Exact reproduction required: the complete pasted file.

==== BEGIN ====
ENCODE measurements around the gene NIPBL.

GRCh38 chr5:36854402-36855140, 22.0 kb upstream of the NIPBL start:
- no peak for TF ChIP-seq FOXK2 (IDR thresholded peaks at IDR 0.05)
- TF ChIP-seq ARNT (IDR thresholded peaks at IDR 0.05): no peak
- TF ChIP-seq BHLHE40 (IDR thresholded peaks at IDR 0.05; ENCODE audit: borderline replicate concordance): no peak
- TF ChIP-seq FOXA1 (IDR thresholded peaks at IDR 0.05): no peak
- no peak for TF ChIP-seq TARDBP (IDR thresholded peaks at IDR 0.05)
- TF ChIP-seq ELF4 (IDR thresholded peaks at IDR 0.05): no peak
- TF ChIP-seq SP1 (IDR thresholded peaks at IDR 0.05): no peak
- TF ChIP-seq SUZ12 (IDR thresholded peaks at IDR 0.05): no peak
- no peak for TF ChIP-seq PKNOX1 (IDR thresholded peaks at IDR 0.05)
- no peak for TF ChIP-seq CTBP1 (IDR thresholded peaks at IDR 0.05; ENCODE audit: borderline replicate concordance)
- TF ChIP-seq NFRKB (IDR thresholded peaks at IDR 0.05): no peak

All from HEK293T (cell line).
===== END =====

ENCODE measurements around the gene NIPBL.

GRCh38 chr5:36854402-36855140, 22.0 kb upstream of the NIPBL start:
- no peak for TF ChIP-seq FOXK2 (IDR thresholded peaks at IDR 0.05)
- TF ChIP-seq ARNT (IDR thresholded peaks at IDR 0.05): no peak
- TF ChIP-seq BHLHE40 (IDR thresholded peaks at IDR 0.05; ENCODE audit: borderline replicate concordance): no peak
- TF ChIP-seq FOXA1 (IDR thresholded peaks at IDR 0.05): no peak
- no peak for TF ChIP-seq TARDBP (IDR thresholded peaks at IDR 0.05)
- TF ChIP-seq ELF4 (IDR thresholded peaks at IDR 0.05): no peak
- TF ChIP-seq SP1 (IDR thresholded peaks at IDR 0.05): no peak
- TF ChIP-seq SUZ12 (IDR thresholded peaks at IDR 0.05): no peak
- no peak for TF ChIP-seq PKNOX1 (IDR thresholded peaks at IDR 0.05)
- no peak for TF ChIP-seq CTBP1 (IDR thresholded peaks at IDR 0.05; ENCODE audit: borderline replicate concordance)
- TF ChIP-seq NFRKB (IDR thresholded peaks at IDR 0.05): no peak

All from HEK293T (cell line).